Mercury et al. BNMS143, f. 26v
Goodness knows the planets themselves were moralized. Here, with the author wishing them good luck, Mercury sets out with Juno, Minerva and Venus to help the Lover negotiate an inter-planetary chess game, through which he will learn much about the human condition. The planets were given names and adventures and motives, all within an allegorical framework now seen as (wow, almost literally) window-dressing to the physics and astronomy through which we experience planets today. But what if these planets really did have a morality? Never mind what if we saw them that way. What if there was a character to Jupiter that wasn't just gasses and mass? What if Venus really is the only planet that resonates with the feminine? Oh wait, it would mean that nature has morality, too, and Darwin took care of that (thank goodness).  As ever, there's no nostalgia in these wonderings, more of a curiosity about how these medieval frameworks still shimmer beneath our own every once in a while (and why they do). 

Edgar Rice Burroughs, 1917
Take the film John Carter (and the 1917 Edgar Rice Burroughs John Carter of Mars Barsoom series along with it) - universally, it seems, rejected by the public, adored by myself, my family and those we love.  Who wouldn't want to see how machines on Mars were imagined in 1917 and illustrated in 2012?  Why wouldn't it make a marvelous kind of sense that an American Civil War veteran would wind up in the midst of another civil war on Mars?  Interesting to me in all this, is the kiss of death: what didn't capture audiences. Was it the inter-planetary romance? (apparently, that's a sub-genre of science fiction which I find inexplicably delightful) Was it the confusion of the civil war itself? (human creatures (but with blue blood instead of our red!) fight each other, while skinny green tusked creatures watch and try to choose a side) Was it, could it be, that whatever racial politics motivated Burroughs to write the Tarzan series are present here and unappealing to modern audiences?  Is it the pseudo-science as too thin a veneer for skin-tight outfits and the weird, disturbing sexiness we so often ascribe to aliens?  When Mandeville writes about peoples beyond the realm of the imagination in the 14th century, it's their kinship structures he describes in detail. For us post-Freudians, we always have to know the sex lives of others.  I should take the time to figure out why we loved it, but the end of my time alone here draws nigh - it wasn't plot or character, it was watching the future  back then now. Some love of the gesture of making a 2012 film of a 1917 imagining of a Mars-in-1917 reality. That can't be why Oliver and Iris loved it, so I'll need to ask them more.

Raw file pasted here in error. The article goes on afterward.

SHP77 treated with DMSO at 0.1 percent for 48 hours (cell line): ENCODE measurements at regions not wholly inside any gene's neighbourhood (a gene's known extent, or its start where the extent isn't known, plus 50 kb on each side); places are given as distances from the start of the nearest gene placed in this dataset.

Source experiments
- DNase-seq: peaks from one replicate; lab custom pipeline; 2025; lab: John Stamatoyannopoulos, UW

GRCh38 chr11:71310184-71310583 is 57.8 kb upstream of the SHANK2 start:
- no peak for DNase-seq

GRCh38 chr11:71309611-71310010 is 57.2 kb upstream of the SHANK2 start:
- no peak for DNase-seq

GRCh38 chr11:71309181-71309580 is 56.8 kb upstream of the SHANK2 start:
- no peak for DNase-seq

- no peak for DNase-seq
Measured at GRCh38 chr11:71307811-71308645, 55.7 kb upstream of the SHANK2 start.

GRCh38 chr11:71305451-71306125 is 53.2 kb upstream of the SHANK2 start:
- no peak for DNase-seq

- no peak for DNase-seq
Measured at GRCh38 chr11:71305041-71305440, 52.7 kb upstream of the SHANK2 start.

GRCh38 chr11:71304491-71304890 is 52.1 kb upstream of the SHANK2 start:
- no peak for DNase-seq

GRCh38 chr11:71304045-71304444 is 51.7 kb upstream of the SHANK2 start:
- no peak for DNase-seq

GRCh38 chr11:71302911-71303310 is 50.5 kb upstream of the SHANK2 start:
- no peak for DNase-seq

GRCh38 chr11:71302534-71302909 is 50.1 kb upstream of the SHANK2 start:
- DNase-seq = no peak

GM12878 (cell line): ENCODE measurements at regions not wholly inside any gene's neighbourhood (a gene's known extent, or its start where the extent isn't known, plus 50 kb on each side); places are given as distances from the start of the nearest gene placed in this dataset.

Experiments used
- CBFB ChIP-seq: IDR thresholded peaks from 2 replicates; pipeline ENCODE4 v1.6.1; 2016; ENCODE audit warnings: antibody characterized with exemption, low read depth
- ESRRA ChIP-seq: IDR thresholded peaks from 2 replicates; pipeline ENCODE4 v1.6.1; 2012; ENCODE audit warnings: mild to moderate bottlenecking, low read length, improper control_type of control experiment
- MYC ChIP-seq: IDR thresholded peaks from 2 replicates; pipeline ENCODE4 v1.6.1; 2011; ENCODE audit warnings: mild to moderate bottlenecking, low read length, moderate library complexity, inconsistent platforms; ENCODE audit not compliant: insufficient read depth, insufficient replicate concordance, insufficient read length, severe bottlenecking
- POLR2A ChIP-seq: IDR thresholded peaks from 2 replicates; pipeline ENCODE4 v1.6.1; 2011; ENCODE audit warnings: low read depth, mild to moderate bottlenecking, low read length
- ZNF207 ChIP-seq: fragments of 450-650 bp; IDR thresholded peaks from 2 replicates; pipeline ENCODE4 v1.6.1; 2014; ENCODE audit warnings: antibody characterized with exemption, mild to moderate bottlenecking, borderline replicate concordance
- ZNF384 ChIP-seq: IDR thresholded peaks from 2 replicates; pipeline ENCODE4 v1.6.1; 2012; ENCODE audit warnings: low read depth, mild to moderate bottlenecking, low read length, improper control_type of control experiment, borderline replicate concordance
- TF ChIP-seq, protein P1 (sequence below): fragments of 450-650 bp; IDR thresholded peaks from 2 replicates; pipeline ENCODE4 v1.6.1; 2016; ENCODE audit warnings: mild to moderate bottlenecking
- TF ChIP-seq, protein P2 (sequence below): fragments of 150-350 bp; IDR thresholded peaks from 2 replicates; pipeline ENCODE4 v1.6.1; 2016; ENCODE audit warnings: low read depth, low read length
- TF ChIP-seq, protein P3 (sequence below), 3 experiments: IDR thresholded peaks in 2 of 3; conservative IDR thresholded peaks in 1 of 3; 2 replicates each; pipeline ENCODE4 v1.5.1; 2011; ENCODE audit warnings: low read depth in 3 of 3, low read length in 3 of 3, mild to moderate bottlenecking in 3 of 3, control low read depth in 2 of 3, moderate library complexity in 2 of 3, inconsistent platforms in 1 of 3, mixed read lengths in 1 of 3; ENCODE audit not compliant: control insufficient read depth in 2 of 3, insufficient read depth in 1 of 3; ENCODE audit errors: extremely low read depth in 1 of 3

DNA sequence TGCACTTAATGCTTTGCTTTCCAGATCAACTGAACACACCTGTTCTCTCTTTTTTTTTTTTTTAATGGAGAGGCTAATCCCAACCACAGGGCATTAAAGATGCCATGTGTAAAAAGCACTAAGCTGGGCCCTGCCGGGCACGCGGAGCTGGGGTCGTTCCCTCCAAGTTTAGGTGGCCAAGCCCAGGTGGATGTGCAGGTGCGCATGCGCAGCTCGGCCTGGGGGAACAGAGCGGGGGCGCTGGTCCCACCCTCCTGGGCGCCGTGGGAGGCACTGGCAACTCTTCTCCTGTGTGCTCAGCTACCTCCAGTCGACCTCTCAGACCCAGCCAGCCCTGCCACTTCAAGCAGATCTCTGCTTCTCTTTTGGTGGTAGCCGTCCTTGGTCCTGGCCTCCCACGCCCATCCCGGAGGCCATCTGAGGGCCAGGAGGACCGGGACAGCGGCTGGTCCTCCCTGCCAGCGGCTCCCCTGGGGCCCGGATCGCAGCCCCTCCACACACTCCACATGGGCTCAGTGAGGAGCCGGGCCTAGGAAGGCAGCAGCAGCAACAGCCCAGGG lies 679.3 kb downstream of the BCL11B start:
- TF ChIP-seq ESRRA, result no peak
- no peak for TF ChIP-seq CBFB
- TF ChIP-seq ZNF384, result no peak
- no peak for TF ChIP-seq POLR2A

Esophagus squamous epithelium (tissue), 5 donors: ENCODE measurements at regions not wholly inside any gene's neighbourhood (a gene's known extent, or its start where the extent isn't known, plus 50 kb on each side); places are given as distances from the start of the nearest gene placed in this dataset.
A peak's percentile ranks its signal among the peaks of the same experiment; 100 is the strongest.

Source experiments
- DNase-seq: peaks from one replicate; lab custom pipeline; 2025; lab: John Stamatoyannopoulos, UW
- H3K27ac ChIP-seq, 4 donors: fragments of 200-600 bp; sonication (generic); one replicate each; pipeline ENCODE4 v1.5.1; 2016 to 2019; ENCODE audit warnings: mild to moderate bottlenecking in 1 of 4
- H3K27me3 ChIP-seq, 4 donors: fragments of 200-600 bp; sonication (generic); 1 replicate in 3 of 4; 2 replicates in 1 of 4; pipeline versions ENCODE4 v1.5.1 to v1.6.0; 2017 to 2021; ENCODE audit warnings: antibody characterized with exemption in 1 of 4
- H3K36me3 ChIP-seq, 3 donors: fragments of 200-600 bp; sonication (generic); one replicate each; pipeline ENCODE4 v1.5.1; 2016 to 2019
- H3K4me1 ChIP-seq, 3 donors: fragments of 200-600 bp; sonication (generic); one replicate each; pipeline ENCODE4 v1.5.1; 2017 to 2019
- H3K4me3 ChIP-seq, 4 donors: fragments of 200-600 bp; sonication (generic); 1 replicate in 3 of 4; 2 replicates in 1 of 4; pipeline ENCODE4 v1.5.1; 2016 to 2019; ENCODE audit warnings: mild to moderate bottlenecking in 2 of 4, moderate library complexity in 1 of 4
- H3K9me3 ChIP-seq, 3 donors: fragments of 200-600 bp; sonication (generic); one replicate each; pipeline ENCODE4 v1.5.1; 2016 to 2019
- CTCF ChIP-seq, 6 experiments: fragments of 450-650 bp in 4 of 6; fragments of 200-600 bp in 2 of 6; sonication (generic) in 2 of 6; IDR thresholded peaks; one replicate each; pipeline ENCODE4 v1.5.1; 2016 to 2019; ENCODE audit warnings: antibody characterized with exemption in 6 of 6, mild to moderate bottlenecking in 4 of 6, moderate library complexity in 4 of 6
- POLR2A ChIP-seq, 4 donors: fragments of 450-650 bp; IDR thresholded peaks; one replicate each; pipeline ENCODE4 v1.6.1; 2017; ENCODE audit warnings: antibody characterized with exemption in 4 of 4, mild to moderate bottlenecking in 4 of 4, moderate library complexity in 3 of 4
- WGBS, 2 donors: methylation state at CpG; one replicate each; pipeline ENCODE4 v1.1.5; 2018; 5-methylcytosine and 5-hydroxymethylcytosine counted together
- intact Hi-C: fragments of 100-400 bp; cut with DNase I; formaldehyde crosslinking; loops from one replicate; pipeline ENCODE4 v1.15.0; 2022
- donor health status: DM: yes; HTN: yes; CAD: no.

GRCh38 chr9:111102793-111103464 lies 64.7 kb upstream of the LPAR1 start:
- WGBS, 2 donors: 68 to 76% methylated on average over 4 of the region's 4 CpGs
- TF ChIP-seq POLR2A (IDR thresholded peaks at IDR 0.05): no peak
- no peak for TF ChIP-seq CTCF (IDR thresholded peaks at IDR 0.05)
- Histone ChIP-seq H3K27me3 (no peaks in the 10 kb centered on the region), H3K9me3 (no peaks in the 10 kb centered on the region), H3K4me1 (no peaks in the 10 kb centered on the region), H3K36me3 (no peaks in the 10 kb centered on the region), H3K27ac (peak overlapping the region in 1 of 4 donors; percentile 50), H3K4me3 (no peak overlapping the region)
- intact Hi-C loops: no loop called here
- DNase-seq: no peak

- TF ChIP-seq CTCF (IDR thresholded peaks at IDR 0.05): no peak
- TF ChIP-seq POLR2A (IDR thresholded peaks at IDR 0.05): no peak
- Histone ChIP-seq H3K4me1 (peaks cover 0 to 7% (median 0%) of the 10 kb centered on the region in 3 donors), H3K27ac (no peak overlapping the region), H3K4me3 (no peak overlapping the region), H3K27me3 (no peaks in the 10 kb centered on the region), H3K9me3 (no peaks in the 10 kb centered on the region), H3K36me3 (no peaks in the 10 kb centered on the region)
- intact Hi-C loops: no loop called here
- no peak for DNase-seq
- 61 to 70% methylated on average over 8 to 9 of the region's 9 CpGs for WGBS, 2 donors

Because it was so easy to get the kids to come to Indianapolis Symphony Orchestra's performance at DePauw of Gustav Holst's The Planets, premiered in (hello!) 1918.  "Mars" had both girls clutching my arm, and "Neptune" left the entire 1400-seat hall suspended in his mystic web - followed up during the applause by Oliver literally gasping for air at how awesome that had been.  A father of a dearest friend of ours who came with us intimated that had the pieces not been named after planets, the orchestral suite by itself would never have become famous.  Quite perhaps so.  But therein lies the power of our imaginings of the persona, and necessarily then morality, of the planets.

Tuesday, March 13, 2012

Just So You Know

From the genius at WTF-Art History
The adjoining image was devised by the genius behind the inexhaustible font of works of art that stun and amaze. The range of spaces and popular culture references are hilarious, and remind me to consider what most students think they're in for when they come to an art history class. "Who knows?" is the only thing I can answer now. This semester has me oscillating between the wild romp that is the Renaissance to Modern survey (it's Monday, must be the Rococo! French Revolution by Friday!) and the critical confrontations that are "Monsters and Marvels." It's been actually hard to switch from one mode to another, more on the issue of pace than content (turns out critical romping is an option). I stumbled over theoretical readings on Orientalism by Said and Uebel last Thursday as it became apparent to me that students had little idea what I was talking about when I referenced the readings to the Crusades. I have a hard time teaching theory without a historical context, without any images to test the theory on. But I should have waited for the history and images this time around, let Said and Uebels have their say. Beauty of teaching is, there's always a next class, so tomorrow we're going to Jerusalem to look at the Holy Sepulcher as colonial architecture.

Mandeville and the Sultan, BN ms. fr. 2810